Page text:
A presentation at Def Con 2018 last week revealed an unpatched vulnerability in macOS devices that can allow malware to bypass certain security checks using a technique that fakes user mouse clicks.

Patrick Wardle, founder and chief research officer at Digita Security, reportedly demonstrated a zero-day exploit for the flaw, which takes advantage of a "synthetic clicks" feature that allows certain programs to generate virtual clicks using code instead of human power.

According to various reports [1, 2, 3], the vulnerability is a variation of a similar flaw Wardle had already discovered in the macOS mouse keys function, which Apple previously patched so that synthetic clicks would be prohibited when a potentially malicious program produces a prompt asking users to allow certain permissions. But while normally a synthetic click requires both a "down" and "up" command in the code, Wardle during his research accidentally inserted two "down" commands and found that it actually resulted in a synthetic click that was not blocked.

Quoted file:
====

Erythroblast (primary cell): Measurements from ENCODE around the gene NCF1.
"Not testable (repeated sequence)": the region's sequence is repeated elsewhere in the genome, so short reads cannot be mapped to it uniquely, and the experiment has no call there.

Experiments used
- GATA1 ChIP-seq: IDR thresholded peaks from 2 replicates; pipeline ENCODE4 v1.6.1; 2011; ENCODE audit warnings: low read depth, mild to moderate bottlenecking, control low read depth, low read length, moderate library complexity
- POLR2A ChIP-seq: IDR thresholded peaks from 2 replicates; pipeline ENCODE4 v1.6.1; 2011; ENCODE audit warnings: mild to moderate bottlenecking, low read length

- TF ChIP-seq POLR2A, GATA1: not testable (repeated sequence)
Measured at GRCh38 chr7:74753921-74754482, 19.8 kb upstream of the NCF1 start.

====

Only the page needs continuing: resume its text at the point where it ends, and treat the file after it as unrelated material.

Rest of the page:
Even more concerning: the technique was effective when used to click on an "allow" prompt for installing a kernel extension -- a scenario that attackers could exploit with a malicious extension in order to hijack the kernel. However, for this exploit to work, attackers would first have to infect a targeted machine with malware capable of gaining a foothold in the device and generating the synthetic click code -- preferably during times of inactivity when the user may be unaware of what's taking place.

Wardle publicly revealed the exploit without giving Apple prior knowledge of the flaw because he felt the company should have been more diligent when it originally tried to fix the security issue, Wired reports. SC Media has reached out to Apple for comment.